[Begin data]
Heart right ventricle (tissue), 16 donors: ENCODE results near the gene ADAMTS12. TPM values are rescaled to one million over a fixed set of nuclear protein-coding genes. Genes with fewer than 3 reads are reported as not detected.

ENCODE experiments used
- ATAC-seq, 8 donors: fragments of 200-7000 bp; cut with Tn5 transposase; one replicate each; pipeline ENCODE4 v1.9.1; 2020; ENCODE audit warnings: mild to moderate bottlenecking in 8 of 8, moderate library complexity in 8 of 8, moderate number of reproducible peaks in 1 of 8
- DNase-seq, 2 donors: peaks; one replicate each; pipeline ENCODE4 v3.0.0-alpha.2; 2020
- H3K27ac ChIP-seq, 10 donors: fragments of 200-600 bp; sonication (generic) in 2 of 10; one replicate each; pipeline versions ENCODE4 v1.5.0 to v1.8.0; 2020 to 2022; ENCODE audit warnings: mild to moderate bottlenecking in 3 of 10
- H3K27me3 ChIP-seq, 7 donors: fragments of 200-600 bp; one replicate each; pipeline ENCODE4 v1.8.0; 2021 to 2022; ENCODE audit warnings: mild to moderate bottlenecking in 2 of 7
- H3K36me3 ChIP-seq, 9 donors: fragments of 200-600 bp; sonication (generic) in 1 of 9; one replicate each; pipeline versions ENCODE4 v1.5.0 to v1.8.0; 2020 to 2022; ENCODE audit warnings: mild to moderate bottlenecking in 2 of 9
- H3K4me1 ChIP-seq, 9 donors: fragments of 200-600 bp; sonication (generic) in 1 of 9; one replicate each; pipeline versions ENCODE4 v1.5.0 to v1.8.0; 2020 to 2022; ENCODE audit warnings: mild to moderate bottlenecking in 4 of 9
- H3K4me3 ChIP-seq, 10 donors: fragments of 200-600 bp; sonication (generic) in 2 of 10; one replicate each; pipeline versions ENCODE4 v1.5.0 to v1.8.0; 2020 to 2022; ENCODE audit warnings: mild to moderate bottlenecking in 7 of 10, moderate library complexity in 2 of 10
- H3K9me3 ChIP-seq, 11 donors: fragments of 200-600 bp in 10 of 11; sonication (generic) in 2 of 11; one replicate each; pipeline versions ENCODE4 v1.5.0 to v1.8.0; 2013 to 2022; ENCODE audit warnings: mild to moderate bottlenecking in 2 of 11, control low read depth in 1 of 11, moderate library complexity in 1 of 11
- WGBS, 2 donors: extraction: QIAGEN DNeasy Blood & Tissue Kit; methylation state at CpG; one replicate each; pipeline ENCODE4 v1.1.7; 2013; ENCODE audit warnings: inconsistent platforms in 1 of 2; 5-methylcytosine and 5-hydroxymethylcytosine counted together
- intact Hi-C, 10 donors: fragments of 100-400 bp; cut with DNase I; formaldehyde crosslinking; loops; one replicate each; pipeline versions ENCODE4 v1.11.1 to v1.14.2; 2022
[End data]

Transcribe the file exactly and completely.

Heart right ventricle (tissue), 16 donors: ENCODE results near the gene ADAMTS12. TPM values are rescaled to one million over a fixed set of nuclear protein-coding genes. Genes with fewer than 3 reads are reported as not detected.

ENCODE experiments used
- ATAC-seq, 8 donors: fragments of 200-7000 bp; cut with Tn5 transposase; one replicate each; pipeline ENCODE4 v1.9.1; 2020; ENCODE audit warnings: mild to moderate bottlenecking in 8 of 8, moderate library complexity in 8 of 8, moderate number of reproducible peaks in 1 of 8
- DNase-seq, 2 donors: peaks; one replicate each; pipeline ENCODE4 v3.0.0-alpha.2; 2020
- H3K27ac ChIP-seq, 10 donors: fragments of 200-600 bp; sonication (generic) in 2 of 10; one replicate each; pipeline versions ENCODE4 v1.5.0 to v1.8.0; 2020 to 2022; ENCODE audit warnings: mild to moderate bottlenecking in 3 of 10
- H3K27me3 ChIP-seq, 7 donors: fragments of 200-600 bp; one replicate each; pipeline ENCODE4 v1.8.0; 2021 to 2022; ENCODE audit warnings: mild to moderate bottlenecking in 2 of 7
- H3K36me3 ChIP-seq, 9 donors: fragments of 200-600 bp; sonication (generic) in 1 of 9; one replicate each; pipeline versions ENCODE4 v1.5.0 to v1.8.0; 2020 to 2022; ENCODE audit warnings: mild to moderate bottlenecking in 2 of 9
- H3K4me1 ChIP-seq, 9 donors: fragments of 200-600 bp; sonication (generic) in 1 of 9; one replicate each; pipeline versions ENCODE4 v1.5.0 to v1.8.0; 2020 to 2022; ENCODE audit warnings: mild to moderate bottlenecking in 4 of 9
- H3K4me3 ChIP-seq, 10 donors: fragments of 200-600 bp; sonication (generic) in 2 of 10; one replicate each; pipeline versions ENCODE4 v1.5.0 to v1.8.0; 2020 to 2022; ENCODE audit warnings: mild to moderate bottlenecking in 7 of 10, moderate library complexity in 2 of 10
- H3K9me3 ChIP-seq, 11 donors: fragments of 200-600 bp in 10 of 11; sonication (generic) in 2 of 11; one replicate each; pipeline versions ENCODE4 v1.5.0 to v1.8.0; 2013 to 2022; ENCODE audit warnings: mild to moderate bottlenecking in 2 of 11, control low read depth in 1 of 11, moderate library complexity in 1 of 11
- WGBS, 2 donors: extraction: QIAGEN DNeasy Blood & Tissue Kit; methylation state at CpG; one replicate each; pipeline ENCODE4 v1.1.7; 2013; ENCODE audit warnings: inconsistent platforms in 1 of 2; 5-methylcytosine and 5-hydroxymethylcytosine counted together
- intact Hi-C, 10 donors: fragments of 100-400 bp; cut with DNase I; formaldehyde crosslinking; loops; one replicate each; pipeline versions ENCODE4 v1.11.1 to v1.14.2; 2022